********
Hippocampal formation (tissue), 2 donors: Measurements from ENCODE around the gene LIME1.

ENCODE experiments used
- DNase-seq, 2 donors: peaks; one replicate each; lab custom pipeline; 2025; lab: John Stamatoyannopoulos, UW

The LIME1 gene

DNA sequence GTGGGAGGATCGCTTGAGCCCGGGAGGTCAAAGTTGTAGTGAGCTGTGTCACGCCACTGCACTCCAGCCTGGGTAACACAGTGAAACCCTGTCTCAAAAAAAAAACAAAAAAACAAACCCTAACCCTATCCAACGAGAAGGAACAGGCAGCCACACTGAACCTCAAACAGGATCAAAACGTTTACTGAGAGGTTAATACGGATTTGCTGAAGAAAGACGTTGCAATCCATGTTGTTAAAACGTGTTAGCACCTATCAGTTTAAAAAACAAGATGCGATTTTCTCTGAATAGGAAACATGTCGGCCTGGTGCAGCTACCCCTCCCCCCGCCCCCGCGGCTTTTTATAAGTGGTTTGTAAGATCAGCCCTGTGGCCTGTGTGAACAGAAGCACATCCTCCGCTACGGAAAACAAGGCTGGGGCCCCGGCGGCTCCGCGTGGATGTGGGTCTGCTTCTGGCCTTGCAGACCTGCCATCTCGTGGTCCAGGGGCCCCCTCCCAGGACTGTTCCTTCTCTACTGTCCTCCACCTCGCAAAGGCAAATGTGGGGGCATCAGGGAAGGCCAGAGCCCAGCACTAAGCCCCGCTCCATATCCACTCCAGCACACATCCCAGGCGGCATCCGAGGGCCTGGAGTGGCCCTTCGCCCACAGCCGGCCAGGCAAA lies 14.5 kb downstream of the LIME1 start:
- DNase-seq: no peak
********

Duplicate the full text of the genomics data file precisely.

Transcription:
Hippocampal formation (tissue), 2 donors: Measurements from ENCODE around the gene LIME1.

ENCODE experiments used
- DNase-seq, 2 donors: peaks; one replicate each; lab custom pipeline; 2025; lab: John Stamatoyannopoulos, UW

The LIME1 gene

DNA sequence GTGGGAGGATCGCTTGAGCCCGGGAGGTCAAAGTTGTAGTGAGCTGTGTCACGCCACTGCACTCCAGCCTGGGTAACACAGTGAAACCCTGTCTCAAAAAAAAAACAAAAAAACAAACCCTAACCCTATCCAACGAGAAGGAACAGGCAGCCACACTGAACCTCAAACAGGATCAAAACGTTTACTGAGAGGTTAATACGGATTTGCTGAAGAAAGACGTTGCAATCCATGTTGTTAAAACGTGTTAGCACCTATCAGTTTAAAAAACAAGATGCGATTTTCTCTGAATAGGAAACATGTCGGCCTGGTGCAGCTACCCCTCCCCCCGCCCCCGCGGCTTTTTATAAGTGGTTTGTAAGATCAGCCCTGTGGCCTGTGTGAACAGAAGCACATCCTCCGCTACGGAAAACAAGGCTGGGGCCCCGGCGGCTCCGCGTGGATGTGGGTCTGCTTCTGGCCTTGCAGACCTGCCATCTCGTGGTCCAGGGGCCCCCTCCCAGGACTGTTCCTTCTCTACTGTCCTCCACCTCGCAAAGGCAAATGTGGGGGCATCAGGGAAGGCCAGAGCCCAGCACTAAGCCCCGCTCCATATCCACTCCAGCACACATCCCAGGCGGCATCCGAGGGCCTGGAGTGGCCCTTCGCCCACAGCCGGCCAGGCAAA lies 14.5 kb downstream of the LIME1 start:
- DNase-seq: no peak